Ironic, for sure - SD9 does include Liberal, Oregon. The Democratic candidate the House seat, Jim Gilbert runs a business "in the Liberal area" (see His campaign literature may make him the only D in Oregon, or elsewhere, purposefully linking his name to the term "liberal."

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    That's funny. I never even knew that Liberal existed until I drove through there on my way to somewhere else for work. I thought for a moment "Hmm, I should live here." Then looked around and changed my mind (very tiny, very rural, obviously very conservative -very not me).

    Though, in all honesty, most people who know me would probably say I should move to Tangent, OR instead. lol. But, of course, that's neither here nor there....

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    Chuck, at this late date, I don't know what you can do, either. The write-in is a decent choice, and possibly you could make a pitch here on BlueOregon. Who knows, it might get a few more votes, maximizing the statement.

    But as liberals, there is something we can begin to do for the future. Thanks to the scorched-Earth rhetoric of the far-right over past fifteen years, politics have becomed poisoned. The far-right retorts that it's just politics, and liberals are as responsible for the problem. That is objectively false, but it's true that progressives have missed an opportunity.

    During the great progressive era in Oregon politics, the progressivism emerged from two impulses. First, a kind of excitement of the future that resulted from the forward-looking politics of liberals for two decades. With the space program and the possibilities of the civil rights movement, there was a spirit of possibility that naturally led even conservative-minded people to look toward big, optimistic projects.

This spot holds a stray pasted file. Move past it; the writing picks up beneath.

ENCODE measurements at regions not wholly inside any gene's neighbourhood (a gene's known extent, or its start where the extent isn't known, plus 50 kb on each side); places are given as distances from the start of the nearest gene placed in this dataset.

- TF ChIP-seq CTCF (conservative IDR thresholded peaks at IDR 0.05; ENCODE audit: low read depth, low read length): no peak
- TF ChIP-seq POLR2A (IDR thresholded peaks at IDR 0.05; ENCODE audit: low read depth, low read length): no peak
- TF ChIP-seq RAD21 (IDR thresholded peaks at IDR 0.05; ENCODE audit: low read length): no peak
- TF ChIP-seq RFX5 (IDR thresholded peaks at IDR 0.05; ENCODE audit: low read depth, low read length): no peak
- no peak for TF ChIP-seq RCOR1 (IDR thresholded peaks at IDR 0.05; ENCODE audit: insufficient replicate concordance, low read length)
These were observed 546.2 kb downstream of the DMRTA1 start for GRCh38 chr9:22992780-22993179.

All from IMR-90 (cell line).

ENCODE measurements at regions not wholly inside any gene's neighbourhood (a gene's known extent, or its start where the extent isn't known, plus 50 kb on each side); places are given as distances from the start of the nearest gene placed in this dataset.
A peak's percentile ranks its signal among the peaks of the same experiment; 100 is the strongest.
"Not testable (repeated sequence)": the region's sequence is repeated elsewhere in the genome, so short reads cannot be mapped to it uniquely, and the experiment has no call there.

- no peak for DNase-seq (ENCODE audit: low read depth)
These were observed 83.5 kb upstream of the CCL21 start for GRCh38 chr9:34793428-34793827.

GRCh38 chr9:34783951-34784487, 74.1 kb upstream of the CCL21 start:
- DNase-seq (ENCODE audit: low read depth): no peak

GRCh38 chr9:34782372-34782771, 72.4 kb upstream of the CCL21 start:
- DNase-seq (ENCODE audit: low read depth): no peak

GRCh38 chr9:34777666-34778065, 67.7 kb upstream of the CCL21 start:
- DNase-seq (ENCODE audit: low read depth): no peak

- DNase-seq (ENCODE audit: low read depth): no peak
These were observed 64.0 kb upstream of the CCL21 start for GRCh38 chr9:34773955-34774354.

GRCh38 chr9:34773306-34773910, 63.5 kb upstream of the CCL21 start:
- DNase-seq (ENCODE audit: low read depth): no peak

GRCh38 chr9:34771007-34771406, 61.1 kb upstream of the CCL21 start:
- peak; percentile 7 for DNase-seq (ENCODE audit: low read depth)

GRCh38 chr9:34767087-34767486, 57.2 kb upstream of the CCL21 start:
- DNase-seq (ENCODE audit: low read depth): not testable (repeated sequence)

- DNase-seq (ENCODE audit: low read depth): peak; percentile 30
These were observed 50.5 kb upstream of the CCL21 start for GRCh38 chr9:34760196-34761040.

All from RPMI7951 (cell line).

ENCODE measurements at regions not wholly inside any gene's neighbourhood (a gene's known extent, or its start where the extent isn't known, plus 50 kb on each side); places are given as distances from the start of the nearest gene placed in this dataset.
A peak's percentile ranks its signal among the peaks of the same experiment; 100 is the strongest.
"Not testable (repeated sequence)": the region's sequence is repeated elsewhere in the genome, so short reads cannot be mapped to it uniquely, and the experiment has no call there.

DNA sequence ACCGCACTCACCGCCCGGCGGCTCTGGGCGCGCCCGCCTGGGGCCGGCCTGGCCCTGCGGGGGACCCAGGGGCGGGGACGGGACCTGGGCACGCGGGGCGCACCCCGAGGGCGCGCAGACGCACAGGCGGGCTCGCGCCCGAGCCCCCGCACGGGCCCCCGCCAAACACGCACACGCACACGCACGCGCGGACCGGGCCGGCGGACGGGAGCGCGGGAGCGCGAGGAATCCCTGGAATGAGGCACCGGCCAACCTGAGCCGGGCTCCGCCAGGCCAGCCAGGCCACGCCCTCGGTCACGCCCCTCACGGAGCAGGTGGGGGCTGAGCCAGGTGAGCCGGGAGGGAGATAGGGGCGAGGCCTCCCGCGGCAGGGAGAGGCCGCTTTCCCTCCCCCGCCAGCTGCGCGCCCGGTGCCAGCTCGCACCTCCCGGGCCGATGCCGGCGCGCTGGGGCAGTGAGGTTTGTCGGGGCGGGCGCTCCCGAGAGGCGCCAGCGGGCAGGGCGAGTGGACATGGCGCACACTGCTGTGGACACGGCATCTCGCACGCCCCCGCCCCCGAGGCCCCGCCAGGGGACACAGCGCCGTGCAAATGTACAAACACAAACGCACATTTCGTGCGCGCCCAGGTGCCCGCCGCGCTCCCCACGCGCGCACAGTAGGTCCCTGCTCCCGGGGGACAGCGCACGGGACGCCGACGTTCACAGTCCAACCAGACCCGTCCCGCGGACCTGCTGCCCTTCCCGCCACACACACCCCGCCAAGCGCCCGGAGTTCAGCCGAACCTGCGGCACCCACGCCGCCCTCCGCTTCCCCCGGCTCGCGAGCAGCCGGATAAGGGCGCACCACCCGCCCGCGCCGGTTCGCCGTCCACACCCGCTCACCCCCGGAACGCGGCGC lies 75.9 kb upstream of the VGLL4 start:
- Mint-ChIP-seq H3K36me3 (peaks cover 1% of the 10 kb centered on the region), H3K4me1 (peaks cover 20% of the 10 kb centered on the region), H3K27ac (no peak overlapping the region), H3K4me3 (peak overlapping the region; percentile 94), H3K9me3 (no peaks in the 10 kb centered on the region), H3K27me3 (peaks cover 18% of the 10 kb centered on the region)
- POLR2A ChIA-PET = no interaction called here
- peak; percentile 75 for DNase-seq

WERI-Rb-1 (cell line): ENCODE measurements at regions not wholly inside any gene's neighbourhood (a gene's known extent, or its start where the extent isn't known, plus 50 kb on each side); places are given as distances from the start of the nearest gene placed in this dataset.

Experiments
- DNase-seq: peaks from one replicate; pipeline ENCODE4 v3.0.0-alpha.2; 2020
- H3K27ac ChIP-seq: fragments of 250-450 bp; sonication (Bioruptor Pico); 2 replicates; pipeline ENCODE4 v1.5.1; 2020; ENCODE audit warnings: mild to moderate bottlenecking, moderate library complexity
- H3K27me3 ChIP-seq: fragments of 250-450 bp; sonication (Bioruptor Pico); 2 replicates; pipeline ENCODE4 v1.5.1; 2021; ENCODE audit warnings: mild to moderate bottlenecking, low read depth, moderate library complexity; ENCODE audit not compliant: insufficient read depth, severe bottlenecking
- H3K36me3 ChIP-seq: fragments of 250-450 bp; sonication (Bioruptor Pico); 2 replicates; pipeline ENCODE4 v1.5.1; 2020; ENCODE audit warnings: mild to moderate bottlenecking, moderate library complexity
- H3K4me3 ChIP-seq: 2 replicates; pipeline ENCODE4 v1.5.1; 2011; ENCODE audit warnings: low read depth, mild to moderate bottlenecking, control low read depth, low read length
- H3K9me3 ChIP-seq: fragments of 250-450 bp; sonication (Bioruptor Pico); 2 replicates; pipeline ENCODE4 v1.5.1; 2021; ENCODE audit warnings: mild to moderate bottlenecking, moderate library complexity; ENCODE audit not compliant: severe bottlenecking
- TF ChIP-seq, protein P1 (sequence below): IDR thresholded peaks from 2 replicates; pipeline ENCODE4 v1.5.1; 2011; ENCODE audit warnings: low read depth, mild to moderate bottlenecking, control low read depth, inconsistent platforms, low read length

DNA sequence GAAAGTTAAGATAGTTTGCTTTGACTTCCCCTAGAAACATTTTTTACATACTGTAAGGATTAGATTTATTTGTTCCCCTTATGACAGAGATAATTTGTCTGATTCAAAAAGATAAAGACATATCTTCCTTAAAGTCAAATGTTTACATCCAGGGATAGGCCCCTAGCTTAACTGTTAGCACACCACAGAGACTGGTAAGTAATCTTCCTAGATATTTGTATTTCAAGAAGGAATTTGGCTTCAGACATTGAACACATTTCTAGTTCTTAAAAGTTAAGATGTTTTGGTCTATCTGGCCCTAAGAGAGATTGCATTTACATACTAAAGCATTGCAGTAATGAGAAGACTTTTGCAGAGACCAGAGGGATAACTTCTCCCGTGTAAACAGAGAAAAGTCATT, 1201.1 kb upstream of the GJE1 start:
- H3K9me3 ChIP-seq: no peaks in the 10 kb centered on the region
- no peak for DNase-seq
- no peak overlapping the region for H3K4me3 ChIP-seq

But equally important was the notion of that such a polity depended on. So when Oregon began to draft nationally innovative policies, they did so as Oregonians for Oregon. It's impossible to imagine land-use planning happening without broad bipartisan support.

    Progressive policy is more revolutionary because it's more inclusive. But it's also harder to achieve. It requires broad agreement and leaders willing to represent broad, rather than narrow interests. As we look forward, it's my hope that we as progressives expand the notion of what progressivism entails. It's not enough to stand against the far right. Oregonians need someone to stand for them--all of them.

    Next time around, maybe someone will run in District 9 with a message not just of liberalism but inclusivity.

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    Sorry, I deleted a word in one of those sentences. "But equally important was the notion of that such a polity depended on" should be "ut equally important was the notion of inclusivity that such a polity depended on."

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    Chuck -

    Why don't you run sometime?

  • Mrs.Carol Reynolds (unverified)

    Dear Jim Gilbert, I've already marked you on my ballot.Sure hope you win,we realy need people like you.Good luck & may God bless. Sincerely,Mrs.Carol Reynolds